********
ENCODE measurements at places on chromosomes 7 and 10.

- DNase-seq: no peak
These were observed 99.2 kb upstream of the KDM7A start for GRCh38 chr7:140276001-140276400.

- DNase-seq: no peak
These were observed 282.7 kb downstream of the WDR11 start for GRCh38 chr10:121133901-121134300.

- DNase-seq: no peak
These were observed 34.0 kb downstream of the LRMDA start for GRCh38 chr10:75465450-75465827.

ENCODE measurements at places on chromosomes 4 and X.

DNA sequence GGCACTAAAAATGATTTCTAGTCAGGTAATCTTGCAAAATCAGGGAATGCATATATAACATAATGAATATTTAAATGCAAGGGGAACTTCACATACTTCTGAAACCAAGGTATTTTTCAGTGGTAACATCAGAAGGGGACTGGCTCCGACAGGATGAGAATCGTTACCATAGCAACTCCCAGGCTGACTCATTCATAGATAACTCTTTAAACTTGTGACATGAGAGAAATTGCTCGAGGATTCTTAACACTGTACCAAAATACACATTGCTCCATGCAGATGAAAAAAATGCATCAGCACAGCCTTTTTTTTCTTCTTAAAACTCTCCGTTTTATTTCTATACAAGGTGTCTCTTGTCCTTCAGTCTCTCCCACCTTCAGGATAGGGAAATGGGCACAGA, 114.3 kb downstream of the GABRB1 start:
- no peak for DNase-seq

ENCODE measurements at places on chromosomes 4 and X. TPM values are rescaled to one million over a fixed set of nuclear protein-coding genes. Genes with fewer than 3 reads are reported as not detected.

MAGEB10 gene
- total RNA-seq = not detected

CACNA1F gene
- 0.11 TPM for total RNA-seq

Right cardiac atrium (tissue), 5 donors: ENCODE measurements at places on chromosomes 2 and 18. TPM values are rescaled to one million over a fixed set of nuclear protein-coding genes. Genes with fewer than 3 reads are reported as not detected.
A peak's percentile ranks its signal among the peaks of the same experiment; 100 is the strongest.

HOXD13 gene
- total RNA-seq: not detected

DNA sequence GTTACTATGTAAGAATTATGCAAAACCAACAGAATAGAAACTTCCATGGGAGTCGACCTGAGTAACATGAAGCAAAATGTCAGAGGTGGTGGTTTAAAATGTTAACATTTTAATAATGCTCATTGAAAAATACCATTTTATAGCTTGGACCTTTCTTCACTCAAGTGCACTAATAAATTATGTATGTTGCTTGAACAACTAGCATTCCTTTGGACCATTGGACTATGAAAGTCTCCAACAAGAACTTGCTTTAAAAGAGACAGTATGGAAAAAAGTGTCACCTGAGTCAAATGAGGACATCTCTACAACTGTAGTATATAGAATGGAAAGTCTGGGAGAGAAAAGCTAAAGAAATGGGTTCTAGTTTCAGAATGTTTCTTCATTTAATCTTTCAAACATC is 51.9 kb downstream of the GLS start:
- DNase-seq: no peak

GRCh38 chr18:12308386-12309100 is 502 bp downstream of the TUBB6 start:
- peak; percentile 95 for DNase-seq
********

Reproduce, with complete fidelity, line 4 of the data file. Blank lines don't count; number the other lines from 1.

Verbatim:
- DNase-seq: no peak